About 12 years ago, we posted a quiz, called “The Human Touch,” in @Issue, challenging readers to name the face in the trademark. We are updating it here because back then, there were too many to fit on a spread, so some favorites had to be left out. Also, in the ensuing decade, new brand “people” have emerged and some have been given much-needed facelifts. The reason why companies give their brand a face hasn’t changed, however. Faces are often more memorable than an abstract mark. The right face can humanize a product and give it personality. It can imply the endorsement of an expert. Or it can just make the brand seem more likeable and fun. See if you can connect the face with the brand. The answers are on the next page.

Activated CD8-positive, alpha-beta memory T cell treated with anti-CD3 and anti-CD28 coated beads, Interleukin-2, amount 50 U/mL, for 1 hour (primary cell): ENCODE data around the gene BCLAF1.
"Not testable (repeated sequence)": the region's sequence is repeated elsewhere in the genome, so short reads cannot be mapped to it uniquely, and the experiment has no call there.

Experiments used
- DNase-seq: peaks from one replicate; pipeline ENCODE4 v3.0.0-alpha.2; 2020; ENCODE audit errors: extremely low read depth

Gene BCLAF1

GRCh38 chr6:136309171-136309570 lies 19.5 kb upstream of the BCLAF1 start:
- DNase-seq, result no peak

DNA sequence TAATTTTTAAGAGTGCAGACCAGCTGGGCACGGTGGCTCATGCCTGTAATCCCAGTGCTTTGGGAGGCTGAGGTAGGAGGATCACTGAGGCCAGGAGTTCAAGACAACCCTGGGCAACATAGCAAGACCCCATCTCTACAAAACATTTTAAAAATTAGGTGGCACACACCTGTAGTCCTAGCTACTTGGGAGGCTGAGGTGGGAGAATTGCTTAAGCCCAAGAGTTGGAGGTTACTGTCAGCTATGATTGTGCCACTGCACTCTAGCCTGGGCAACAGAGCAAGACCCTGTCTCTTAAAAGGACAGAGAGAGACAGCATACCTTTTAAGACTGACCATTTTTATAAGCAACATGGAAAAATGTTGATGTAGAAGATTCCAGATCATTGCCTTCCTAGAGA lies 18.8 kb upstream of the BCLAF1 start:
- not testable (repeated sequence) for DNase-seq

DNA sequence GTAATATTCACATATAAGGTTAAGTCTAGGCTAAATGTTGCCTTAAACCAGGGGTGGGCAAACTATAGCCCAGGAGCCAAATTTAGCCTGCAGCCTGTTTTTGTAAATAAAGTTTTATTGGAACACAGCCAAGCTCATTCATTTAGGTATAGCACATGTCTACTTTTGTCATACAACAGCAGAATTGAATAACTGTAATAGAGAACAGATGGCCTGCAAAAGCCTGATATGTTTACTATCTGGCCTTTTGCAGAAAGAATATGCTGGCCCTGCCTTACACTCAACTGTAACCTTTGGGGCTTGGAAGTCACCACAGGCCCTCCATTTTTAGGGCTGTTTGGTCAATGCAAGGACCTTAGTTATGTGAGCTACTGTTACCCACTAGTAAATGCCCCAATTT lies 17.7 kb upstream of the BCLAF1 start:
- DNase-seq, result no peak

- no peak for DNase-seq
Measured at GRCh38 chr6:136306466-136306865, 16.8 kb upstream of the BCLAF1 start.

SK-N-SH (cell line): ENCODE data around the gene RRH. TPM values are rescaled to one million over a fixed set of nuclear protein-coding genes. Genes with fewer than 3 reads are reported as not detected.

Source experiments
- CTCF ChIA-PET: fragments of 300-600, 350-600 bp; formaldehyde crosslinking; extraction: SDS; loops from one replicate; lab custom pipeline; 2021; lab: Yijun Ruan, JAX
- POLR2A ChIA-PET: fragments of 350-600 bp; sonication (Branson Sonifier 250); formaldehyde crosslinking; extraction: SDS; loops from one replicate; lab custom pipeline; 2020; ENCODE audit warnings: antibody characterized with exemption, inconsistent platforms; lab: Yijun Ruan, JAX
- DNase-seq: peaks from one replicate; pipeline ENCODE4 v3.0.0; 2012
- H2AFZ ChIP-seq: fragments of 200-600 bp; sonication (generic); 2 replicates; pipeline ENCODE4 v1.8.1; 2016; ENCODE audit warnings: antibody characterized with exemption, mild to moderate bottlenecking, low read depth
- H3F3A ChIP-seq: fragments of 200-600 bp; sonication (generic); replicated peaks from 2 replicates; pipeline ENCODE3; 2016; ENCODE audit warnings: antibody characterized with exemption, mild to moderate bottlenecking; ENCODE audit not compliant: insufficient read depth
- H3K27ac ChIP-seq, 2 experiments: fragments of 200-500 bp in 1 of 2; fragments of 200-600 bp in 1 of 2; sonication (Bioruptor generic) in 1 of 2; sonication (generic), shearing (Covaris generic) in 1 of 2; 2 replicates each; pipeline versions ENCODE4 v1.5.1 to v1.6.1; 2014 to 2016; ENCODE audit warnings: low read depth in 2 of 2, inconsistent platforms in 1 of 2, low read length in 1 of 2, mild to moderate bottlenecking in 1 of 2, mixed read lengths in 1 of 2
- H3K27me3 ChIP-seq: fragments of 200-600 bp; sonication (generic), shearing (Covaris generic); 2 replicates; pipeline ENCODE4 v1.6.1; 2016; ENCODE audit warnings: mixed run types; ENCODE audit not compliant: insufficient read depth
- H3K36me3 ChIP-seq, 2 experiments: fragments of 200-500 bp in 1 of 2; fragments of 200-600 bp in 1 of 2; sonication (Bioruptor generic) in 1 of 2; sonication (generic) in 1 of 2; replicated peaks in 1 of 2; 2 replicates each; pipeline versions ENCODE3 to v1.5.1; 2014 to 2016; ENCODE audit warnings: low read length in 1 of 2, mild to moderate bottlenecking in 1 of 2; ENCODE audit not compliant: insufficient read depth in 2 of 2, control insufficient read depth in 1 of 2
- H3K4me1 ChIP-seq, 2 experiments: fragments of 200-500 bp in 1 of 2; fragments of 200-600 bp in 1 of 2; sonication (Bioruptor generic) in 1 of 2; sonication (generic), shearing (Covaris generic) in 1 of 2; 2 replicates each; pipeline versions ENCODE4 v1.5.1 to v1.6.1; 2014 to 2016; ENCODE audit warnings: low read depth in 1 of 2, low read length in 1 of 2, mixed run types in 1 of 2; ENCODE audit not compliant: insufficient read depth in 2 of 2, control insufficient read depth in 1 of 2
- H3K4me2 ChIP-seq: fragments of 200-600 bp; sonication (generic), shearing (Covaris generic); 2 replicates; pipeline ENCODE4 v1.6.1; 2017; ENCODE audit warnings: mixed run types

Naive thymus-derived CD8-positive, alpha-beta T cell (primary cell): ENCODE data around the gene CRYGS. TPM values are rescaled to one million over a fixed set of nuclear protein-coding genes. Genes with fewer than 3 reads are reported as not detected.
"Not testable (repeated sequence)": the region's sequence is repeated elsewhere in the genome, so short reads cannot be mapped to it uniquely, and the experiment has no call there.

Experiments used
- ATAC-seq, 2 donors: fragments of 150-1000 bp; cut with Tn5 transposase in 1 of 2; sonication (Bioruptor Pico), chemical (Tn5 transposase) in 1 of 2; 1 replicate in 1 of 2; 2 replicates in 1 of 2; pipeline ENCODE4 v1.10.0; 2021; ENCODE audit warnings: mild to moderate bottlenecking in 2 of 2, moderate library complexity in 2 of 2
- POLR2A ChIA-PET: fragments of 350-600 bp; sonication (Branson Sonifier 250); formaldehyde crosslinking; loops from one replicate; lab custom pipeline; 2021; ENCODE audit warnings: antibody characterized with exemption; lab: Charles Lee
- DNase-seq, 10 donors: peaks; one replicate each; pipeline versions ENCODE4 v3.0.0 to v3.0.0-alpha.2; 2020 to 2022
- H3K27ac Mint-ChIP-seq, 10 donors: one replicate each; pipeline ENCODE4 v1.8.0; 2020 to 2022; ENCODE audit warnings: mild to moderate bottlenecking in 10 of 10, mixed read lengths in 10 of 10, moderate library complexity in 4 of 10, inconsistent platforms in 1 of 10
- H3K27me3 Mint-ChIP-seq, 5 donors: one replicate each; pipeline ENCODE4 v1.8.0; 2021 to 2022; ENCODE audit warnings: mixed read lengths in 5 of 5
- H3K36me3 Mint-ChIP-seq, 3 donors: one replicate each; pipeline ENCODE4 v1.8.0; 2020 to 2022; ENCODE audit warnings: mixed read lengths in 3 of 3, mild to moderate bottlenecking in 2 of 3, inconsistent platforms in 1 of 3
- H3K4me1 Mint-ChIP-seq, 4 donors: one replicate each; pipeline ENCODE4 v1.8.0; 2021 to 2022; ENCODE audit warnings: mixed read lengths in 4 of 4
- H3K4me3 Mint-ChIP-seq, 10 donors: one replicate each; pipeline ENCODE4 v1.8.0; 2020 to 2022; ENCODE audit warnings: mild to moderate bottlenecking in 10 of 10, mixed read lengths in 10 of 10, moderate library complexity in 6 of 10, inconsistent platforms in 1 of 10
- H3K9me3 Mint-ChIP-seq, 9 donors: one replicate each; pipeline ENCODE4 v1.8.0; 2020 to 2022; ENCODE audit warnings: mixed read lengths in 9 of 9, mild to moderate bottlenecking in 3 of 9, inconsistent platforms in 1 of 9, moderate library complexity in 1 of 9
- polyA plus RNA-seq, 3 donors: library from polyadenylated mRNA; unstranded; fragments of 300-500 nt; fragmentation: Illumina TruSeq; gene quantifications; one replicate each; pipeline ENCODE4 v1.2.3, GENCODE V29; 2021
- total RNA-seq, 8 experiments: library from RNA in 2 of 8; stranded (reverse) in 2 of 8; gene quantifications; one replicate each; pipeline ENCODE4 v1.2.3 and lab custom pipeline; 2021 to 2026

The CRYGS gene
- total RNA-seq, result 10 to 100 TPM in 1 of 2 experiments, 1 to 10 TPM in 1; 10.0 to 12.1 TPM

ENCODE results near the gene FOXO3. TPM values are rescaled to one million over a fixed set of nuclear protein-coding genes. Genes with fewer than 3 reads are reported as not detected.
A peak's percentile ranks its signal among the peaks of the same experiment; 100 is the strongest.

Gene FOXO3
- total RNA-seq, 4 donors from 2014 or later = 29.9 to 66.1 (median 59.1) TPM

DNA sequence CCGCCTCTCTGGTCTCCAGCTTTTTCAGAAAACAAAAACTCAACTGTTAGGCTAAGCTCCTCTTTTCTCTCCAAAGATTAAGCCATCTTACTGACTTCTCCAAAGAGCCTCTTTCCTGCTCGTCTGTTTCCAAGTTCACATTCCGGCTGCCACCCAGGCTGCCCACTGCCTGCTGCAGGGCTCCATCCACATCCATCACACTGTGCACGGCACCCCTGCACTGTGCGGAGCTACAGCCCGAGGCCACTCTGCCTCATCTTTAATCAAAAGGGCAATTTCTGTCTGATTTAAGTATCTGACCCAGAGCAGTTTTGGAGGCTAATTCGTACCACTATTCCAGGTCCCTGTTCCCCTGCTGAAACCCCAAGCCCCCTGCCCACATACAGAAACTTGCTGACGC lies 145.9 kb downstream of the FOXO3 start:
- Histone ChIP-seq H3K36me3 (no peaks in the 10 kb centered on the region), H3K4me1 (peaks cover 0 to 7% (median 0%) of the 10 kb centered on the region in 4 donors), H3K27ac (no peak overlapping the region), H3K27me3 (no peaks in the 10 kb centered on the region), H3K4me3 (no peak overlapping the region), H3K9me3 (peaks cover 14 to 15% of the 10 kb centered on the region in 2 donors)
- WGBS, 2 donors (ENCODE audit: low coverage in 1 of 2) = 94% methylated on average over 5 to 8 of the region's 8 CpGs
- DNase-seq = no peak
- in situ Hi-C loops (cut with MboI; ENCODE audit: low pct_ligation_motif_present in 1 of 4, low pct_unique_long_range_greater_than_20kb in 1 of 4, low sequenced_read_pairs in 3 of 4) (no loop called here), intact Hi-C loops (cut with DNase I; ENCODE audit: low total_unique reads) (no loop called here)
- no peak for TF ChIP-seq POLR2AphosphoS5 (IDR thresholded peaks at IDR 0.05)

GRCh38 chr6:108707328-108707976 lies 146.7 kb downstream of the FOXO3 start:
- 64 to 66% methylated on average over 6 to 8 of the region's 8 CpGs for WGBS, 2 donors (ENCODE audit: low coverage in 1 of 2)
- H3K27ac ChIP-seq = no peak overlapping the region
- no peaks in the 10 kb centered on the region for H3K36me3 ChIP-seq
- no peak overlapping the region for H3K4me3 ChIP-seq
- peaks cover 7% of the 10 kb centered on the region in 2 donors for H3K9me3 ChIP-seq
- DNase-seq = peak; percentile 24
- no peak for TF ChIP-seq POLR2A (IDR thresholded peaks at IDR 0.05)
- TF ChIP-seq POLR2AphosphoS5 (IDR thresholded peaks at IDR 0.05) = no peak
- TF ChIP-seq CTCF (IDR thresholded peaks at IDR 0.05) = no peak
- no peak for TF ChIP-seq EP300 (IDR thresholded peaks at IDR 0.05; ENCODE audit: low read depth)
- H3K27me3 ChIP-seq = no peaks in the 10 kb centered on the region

“Logorama,” which won this year’s Oscar for Best Animated Short Film, is a movie made up entirely of logos. Remarkable in itself, this award is testament to the fact that logos have risen beyond tools for brand marketing and have become the most recognizable images of pop culture around the world. Written and directed by H5’s Francois Alaux, Herve de Crecy and Ludovic Houplain, “Logorama” is a 16-minute animated crime story that takes place in Los Angeles (where else?). Brand logos not only comprise the landscape, they are the heroes and villains of the film. The plot, which has shades of Tarantino’s “Pulp Fiction” gone seriously awry, revolves around a curvaceous Esso girl, a sinister Ronald McDonald, Michelin men cops and a dapper Mr. Pringles, with cameo appearances by more than 2,500 logos and corporate brands. At a time when brand advertisers pay huge sums of money to sneak their product into the scene of a feature film, even for a few seconds, “Logorama” turns the concept of brand placement on its ear.